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Corpse with bags of cash identified as South Korea's most wanted man

South Korea's most wanted man, whose heavily decomposed body was found in an orchard last month, had evaded arrest by hiding behind an upstairs wall of a wooden cabin, with suitcases of cash at hand, prosecutors said on Wednesday.

A boy ties a yellow ribbon dedicated to the missing and dead passengers of the sunken passenger ship Sewol, on a wire at Seoul City Hall Plaza May 1, 2014. Credit: Reuters A boy ties a yellow ribbon dedicated to the missing and dead passengers of the sunken passenger ship Sewol, on a wire at Seoul City Hall Plaza May 1, 2014.
Credit: Reuters

South Korea's most wanted man, whose heavily decomposed body was found in an orchard last month, had evaded arrest by hiding behind an upstairs wall of a wooden cabin, with suitcases of cash at hand, prosecutors said on Wednesday.

The body of Yoo Byung-un, 73, wanted in connection with the sinking of a ferry in April, was only identified this week, more than a month after he was found lying next to a copy of a book he had written, empty bottles of alcohol nearby, ending the country's biggest and most dramatic manhunt.

"We did all we could to find Yoo and are devastated we couldn't find him alive," KimHoe-jong, aseniorprosecutor, told a media briefing in Incheon, the city west of Seoul where the ferry began its last voyage.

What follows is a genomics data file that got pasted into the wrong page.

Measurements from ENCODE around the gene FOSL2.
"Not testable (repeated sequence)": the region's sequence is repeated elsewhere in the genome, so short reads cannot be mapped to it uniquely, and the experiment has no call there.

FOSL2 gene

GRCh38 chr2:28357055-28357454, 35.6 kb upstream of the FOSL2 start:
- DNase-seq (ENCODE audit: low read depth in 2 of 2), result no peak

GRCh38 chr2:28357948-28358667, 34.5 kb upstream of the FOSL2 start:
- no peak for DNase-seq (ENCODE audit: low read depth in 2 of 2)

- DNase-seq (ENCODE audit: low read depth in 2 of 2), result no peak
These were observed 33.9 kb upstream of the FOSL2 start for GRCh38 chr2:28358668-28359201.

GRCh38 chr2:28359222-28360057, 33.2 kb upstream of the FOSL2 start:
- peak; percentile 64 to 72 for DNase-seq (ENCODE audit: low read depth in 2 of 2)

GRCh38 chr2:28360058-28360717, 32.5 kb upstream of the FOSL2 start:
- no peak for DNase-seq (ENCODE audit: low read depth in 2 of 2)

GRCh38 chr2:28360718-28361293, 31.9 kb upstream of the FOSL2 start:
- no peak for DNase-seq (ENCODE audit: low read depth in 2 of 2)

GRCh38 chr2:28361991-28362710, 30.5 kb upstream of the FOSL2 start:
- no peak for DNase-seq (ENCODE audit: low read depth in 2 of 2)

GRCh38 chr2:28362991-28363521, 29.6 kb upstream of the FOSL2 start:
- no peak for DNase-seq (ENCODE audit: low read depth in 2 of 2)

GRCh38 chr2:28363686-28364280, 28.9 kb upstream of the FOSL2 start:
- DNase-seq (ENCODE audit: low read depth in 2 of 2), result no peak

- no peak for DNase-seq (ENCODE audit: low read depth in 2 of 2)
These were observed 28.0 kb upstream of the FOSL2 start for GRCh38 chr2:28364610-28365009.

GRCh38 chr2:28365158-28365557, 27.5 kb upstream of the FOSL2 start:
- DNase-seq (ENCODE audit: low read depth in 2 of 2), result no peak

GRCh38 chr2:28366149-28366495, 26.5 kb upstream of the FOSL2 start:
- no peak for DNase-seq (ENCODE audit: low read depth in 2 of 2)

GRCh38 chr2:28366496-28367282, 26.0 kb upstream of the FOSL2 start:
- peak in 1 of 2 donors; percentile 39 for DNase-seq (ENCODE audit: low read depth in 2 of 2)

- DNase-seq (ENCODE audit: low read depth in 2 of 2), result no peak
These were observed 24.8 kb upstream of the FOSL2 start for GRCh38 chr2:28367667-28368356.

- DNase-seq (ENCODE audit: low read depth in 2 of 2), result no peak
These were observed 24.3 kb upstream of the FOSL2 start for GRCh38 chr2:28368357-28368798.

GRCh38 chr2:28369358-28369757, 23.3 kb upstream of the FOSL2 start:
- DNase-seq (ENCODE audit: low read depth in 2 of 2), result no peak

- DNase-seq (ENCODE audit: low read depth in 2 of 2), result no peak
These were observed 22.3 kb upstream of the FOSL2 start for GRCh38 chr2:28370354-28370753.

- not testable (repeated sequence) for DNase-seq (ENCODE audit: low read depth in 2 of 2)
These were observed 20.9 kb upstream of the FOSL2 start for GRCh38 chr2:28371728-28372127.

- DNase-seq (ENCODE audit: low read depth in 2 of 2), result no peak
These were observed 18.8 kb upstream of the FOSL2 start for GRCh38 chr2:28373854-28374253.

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For two months, wanted posters offering a reward for Yoo's capture faded under the summer sun or disintegrated in the rain while thousands of police combed the country looking for a man who co-founded a church, held an exhibition of photographs at the Louvre in Paris and did jail time for fraud.

On June 12, the same day farmer Park Yoon-seok found Yoo's body in his plum orchard, thousands of police and prosecutors were busy raiding Yoo's sprawling religious compound 215 km away, going as far as searching for tunnels with mechanical diggers.

Yoo headed the family that owned the company that operated the Sewol, a ferry that capsized on April 16 on a journey to the holiday island of Jeju, killing about 300 people, most of them schoolchildren, and triggering an outpouring of grief across the country.

 
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